Jaws dropped when a recent Huffington Post article hit the web about an American court tossing out a breastfeeding discrimination case because men can also lactate in given situations.
A female employee of a nation-wide insurance agency in the United States alleged that she did not have appropriate access to the company lactation room, and felt she was forced to resign as a result. Though many issues came into play throughout the ordeal, the one part which the media focused on was the point that men could lactate “under certain circumstances”.
The article, though sensationalist, did bring attention to one important issue, and that is breastfeeding (or pumping) in the workplace.
Many of us aren’t exactly sure where we fall in terms of the law in every situation. Are women protected by the law and able to breastfeed or at least pump at work? Are employers able to fire women based on the additional time they will need to take to pump in order to sufficiently feed her child?
As an increasing number of mothers return to the workforce after giving birth, the laws and legislation continues to evolve and change to accommodate both family and work life. Fortunately, in most states here in the US, women are entitled to have the time to breastfeed or pump to feed her baby.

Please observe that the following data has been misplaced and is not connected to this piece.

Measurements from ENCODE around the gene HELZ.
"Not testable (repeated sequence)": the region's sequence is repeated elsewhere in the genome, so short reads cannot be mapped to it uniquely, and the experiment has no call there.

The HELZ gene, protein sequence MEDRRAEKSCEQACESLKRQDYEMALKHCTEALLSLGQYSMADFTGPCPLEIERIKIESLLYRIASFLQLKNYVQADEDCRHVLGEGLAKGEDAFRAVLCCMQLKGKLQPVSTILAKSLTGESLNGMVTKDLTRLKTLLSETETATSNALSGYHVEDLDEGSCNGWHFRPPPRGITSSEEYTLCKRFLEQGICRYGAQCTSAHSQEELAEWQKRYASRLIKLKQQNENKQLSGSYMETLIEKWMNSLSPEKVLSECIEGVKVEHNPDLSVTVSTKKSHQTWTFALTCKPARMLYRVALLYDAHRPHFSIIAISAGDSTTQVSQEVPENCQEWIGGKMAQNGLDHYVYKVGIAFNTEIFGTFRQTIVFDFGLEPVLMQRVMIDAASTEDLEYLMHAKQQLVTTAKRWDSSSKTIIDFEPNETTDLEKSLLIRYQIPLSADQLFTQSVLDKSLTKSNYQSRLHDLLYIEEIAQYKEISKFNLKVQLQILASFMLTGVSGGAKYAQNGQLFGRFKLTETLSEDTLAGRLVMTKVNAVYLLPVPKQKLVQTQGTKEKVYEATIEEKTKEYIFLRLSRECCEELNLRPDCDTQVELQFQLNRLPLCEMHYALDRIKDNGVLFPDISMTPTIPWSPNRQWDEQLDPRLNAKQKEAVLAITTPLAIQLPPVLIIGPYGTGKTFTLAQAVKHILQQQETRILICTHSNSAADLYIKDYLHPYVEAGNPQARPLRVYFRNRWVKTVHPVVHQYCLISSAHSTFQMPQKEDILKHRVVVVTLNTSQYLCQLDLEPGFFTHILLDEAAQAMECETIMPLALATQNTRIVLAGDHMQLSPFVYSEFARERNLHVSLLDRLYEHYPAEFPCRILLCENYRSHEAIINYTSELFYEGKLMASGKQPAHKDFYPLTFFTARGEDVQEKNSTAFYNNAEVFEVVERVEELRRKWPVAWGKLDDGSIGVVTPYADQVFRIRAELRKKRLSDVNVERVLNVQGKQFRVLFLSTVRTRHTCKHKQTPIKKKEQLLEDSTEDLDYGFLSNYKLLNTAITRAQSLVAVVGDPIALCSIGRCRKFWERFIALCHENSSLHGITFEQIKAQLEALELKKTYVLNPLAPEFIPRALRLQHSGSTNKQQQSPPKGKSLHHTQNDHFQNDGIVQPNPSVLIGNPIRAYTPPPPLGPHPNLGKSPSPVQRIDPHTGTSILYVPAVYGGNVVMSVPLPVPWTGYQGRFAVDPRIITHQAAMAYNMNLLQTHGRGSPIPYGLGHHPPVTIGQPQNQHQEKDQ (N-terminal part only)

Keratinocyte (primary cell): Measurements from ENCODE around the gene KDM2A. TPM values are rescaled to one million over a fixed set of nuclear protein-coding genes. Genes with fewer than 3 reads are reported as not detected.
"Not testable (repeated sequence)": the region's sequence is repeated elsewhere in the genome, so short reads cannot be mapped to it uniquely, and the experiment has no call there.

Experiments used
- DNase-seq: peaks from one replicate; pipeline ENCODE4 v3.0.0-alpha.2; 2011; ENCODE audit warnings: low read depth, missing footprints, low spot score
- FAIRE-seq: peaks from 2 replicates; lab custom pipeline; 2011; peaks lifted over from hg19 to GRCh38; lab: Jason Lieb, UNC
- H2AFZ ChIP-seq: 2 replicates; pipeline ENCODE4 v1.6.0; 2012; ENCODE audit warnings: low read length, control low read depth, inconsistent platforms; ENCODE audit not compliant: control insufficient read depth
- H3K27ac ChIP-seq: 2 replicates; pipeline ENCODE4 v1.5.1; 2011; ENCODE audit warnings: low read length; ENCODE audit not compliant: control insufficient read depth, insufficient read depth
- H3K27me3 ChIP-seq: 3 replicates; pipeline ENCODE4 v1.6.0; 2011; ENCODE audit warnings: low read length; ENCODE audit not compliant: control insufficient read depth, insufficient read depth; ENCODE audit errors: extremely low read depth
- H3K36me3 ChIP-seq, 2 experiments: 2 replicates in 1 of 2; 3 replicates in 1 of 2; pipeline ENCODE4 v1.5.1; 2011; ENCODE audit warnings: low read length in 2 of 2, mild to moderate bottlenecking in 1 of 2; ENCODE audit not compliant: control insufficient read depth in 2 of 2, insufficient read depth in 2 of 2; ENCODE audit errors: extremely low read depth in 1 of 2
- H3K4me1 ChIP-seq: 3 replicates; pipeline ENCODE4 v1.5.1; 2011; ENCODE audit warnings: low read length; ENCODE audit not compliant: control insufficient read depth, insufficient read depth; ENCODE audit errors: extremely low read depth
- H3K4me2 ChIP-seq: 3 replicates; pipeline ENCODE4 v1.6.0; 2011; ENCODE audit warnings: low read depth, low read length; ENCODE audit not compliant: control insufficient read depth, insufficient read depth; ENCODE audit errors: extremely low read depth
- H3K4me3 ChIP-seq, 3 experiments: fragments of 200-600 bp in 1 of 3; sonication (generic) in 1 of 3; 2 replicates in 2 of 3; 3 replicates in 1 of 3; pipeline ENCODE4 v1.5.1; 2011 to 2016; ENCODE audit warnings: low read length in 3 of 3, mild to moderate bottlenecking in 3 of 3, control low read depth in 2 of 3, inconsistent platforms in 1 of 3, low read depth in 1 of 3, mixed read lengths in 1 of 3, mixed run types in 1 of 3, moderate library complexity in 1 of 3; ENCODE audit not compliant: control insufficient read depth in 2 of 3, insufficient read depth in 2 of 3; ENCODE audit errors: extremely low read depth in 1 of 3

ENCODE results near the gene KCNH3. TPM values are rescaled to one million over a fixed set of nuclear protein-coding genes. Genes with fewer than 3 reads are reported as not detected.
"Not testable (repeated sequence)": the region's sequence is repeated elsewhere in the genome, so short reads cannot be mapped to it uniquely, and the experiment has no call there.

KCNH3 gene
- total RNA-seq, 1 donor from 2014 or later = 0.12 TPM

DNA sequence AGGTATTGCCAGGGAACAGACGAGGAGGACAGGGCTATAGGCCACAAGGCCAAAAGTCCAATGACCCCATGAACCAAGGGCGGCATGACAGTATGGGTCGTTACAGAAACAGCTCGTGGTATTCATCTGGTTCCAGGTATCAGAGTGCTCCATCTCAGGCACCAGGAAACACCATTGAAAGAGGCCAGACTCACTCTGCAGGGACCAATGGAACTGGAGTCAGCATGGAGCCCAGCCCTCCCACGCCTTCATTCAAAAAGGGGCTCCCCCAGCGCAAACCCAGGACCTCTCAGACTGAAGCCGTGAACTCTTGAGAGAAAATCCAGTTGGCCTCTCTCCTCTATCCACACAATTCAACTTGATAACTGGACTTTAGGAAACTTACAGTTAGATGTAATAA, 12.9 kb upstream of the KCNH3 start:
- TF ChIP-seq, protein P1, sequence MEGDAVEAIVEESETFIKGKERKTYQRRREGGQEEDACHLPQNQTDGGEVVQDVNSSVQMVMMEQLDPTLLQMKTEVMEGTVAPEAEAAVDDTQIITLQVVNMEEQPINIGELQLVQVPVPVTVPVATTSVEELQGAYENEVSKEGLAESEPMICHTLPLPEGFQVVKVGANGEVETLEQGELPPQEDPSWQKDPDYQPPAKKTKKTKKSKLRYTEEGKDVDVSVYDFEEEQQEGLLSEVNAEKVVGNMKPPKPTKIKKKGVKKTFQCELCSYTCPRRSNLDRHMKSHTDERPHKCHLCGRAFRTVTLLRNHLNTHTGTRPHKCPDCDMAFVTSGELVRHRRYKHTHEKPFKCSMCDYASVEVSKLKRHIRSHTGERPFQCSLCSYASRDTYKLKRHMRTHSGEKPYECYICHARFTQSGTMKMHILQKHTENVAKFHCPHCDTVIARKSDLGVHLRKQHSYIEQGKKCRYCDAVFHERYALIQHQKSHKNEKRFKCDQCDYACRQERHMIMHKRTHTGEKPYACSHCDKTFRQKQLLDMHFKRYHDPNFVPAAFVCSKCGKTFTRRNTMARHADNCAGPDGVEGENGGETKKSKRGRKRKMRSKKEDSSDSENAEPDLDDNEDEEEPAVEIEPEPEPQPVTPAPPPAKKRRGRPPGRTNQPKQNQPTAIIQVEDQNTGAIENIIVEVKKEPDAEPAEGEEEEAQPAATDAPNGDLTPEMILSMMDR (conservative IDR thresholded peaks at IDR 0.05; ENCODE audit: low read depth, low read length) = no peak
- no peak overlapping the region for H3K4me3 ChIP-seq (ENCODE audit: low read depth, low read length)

The American Breastfeeding Association has provided moms with some great tips about transitioning from breastfeeding at the home to pumping at work, starting with:
Talk to your employer. Well before you return to work, talk to your employer about your desire to breastfeed and how you would need time and space to pump at work. This will help your employer create solutions to problems that can arise as a result (i.e. creating a place for you to pump that isn’t the washroom, having sufficient staff to fill your role while you pump, etc.).
If you feel that you need help, reach out to human resources, your union, or Equal Employment Opportunity Officer.
Help with the process. If you have any creative solutions to help make pumping or breastfeeding at work go smoothly, share them with your employer.
Invest in an electric pump. Efficiency is key at work for so many reasons, which makes an electric pump an essential tool for breastfeeding in the workplace.
Breastfeeding and pumping in the workplace can go smoothly and likely won’t be confrontational. If needed, remind your employer of your rights and be active in the development of solutions for any problems that may arise.
Whether you’re a pioneer in this landscape in your workplace or have an employer with everything set up and ready to go, follow what you know is best for both you and your baby and it’ll be a success.
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The sizing & fit of Peachymama nursing clothes are specially designed for you and your ‘after baby’ body.
Wrap the measuring tape around the fullest part of your bust, waist and hips. When measuring your bust we recommend you wear your nursing bra.
Keep in mind our sizes are based on an Australian fit. Use the chart below to find yours.
If you're not sure, simply contact us with your a) measurements, b) height and c) weight and we'll guide you to the perfect size.
|FRONT RISE||28||11||29||11 1/2||30||11 3/4||31||12|
|INSIDE LEG||76||30||77||30 1/3||78||30 2/3||79||31|
* 'Inside Leg' is the measurement that indicates the pant's length.
** The 'Front Rise' is the measurement from your crotch to your belly button.